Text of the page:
I restored an older copy of my iPod Touch onto the new touch from my MacBook Air, which itself is a gigant MacTouch, so not my content mothership, which is at home in London, since travelling I have not had a chance to sync it to that. It has been more than 10 days since I set it up. I wonder if the iPod Touch goes rougue if one does not register it to the iTunes?

UPDATE: Thanks for the tip of downloading another app, it did not do the trick ;-( What did the trick was registering, so seems that Apple really want you to register the device. I don't mind.

03:12 AM in Technology | Permalink

Monday, November 03, 2008

Marek Pawlowski writes up his very negative G1 Experience - well worth a read.

Marek Pawlowski got a Google phone from T-Mobile, it was not a pretty experience. I hope this was a one off mishap. Looking forward to geting one.

"It took 18 hours and 4 phone calls to technical support for me to activate my G1 in the UK. However, once the device was finally working, I needed just a few minutes to conclude Google and T-Mobile have missed a huge opportunity to demonstrate a genuine commitment to improving the mobile user experience."

Read his full story here. Considering that he was on BBC talking about the Google phone, I found it utterly amazing that T-Mobile had not seeded him with a phone to avoid this exposure. As I know Marek, he is not out to haunt anyone, or generally negative, making this so much more serious.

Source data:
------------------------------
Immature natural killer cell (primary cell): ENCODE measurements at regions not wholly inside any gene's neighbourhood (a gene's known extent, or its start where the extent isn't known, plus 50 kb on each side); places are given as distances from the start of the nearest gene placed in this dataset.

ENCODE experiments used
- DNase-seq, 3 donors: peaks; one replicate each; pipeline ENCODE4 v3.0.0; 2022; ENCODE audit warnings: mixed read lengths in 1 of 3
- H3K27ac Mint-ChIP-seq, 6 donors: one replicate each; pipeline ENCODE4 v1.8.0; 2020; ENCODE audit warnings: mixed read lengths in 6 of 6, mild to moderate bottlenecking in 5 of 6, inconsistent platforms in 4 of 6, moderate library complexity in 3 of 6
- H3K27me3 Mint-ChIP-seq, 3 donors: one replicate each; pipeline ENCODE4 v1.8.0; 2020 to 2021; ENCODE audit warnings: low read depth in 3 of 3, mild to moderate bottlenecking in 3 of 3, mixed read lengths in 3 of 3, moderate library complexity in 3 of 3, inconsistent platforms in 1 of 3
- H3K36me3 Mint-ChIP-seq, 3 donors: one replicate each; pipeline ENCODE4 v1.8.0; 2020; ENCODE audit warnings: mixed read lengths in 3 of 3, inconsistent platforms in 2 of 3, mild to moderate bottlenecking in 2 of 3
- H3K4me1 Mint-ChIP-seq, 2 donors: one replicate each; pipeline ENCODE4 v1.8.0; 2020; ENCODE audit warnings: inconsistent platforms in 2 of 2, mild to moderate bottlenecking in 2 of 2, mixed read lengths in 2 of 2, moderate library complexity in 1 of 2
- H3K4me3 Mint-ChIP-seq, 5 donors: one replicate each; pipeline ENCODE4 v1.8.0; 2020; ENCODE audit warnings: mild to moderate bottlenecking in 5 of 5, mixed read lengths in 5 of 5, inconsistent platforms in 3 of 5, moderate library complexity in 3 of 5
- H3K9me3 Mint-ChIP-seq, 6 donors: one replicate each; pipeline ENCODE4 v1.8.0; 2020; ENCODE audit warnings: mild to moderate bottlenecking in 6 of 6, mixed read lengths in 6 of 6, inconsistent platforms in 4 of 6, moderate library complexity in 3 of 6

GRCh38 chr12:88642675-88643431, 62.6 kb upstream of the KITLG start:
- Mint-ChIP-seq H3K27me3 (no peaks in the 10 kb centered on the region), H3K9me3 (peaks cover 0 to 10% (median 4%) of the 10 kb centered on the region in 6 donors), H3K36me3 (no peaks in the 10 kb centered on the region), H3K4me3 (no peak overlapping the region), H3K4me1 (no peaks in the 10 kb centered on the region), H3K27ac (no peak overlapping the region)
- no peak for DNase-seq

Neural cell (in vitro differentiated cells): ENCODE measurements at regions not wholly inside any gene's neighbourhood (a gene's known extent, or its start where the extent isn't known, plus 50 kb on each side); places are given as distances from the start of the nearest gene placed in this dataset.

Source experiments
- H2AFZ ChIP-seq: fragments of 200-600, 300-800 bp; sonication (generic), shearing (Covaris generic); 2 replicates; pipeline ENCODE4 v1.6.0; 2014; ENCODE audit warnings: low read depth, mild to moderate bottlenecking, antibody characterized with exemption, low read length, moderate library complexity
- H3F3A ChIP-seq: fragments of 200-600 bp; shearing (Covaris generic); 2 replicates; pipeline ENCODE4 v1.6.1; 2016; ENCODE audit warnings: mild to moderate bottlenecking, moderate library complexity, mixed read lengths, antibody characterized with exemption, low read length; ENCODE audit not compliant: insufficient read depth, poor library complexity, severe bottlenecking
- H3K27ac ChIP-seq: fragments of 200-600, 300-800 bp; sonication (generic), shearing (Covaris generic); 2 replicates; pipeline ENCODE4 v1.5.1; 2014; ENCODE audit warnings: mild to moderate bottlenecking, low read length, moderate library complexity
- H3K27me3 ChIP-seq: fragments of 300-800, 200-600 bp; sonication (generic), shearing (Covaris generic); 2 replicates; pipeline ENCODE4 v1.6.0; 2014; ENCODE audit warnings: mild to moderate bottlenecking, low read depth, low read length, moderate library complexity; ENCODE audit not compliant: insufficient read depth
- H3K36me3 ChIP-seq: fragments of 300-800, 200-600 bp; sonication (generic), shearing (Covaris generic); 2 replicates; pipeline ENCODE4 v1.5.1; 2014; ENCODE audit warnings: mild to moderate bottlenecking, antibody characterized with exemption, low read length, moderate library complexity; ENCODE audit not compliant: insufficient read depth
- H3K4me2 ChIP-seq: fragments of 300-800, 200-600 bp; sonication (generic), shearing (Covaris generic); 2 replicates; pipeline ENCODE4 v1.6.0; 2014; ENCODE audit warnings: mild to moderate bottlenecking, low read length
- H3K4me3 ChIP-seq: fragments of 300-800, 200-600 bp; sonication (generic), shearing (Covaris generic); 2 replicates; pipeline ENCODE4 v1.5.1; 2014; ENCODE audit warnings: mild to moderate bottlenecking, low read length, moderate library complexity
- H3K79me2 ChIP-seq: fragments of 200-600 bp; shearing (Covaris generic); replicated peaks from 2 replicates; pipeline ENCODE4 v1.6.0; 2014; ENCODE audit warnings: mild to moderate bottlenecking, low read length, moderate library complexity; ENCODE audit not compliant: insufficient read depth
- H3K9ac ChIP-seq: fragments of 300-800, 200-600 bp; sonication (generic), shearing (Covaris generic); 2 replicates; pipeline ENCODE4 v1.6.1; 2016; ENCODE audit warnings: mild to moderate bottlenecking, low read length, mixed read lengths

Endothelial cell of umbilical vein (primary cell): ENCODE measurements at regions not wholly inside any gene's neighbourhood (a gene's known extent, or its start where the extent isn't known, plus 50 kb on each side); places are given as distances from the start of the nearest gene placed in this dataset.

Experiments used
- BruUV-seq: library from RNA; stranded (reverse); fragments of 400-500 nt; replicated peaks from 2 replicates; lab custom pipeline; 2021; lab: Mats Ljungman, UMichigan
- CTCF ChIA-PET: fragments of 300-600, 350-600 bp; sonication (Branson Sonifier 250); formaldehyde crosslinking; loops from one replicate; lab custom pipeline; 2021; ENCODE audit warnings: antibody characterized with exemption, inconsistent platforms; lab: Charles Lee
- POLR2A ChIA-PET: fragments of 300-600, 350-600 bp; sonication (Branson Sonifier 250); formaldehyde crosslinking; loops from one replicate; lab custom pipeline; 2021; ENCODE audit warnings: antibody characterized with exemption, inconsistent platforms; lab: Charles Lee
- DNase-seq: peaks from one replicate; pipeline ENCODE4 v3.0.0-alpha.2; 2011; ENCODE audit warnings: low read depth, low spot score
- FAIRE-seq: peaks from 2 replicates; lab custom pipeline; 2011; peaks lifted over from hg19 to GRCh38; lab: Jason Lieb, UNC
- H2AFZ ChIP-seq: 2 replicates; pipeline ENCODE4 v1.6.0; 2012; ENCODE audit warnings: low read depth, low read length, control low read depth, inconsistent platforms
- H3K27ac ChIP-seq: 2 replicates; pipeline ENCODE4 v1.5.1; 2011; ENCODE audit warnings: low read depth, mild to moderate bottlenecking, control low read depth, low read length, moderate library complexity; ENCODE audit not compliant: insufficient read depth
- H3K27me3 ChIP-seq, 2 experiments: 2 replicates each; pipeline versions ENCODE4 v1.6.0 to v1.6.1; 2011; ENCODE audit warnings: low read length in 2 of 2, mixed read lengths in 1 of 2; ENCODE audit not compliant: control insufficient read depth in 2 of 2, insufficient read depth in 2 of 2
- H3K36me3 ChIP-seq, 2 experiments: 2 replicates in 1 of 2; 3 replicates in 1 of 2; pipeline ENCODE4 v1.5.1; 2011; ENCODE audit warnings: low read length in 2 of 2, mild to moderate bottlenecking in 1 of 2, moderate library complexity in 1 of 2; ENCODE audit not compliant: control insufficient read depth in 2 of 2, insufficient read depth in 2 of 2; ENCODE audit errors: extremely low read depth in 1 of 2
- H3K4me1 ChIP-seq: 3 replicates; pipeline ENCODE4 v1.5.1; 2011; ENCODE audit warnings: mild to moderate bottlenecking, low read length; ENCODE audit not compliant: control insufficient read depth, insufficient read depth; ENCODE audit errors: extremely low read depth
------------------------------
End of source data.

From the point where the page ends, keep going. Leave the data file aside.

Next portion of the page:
I recently did a two minute touch the Google phone and it seemed promising, so looking forward getting one.

08:46 PM in Technology | Permalink

Thursday, October 23, 2008

Good People make good products, great people make great products

E71_11 One of the things that I have been interested in most of my life is design, but I have always taken a different interest than the traditional design interest of talking about design as a beautiful or well designed chairs  or glasses, products of an individual. My interest was initially in Industrial Design, but it seemed a bit narrow, so I moved my interest into Design Management. I read all the books on the topic in the early 90’s and met the community and I was left a bit empty. I finally wrote my thesis on the economics of design, of which at the time there was hardly nothing written. This gradually led me to product development, I had a wonderful Japanese Professor, Kiyonori Sakakibara, at London Business School, where I did some research on dominant design, Utterback and Abernathy based. He shaped my life in a fundamental way by kindly encouraging me out of academia and into product development.  My professor was of the opinion I made too bold assumptions for a young academic, I guess I was too impatient. I applied for a job at Nokia as a product manager for user interfaces. This started a long learning journey. I was very fortunate to work alongside product managers and later as more senior to program managers. Program managers are the CEO’s of the activity that makes a product, they are, I guess, much like the Directors  and Producers of a movie fused into one person. Steve Jobs has been heralded as the world’s best product maker,  he tops my list. I have been fortunate to worked with several extraordinary product makers at Nokia and Yahoo. Product makers are in my opinion the renaissance men of modern times, particularly if the product is a sophisticated one, like a mobile phone. The knowledge these people sit on is incredible.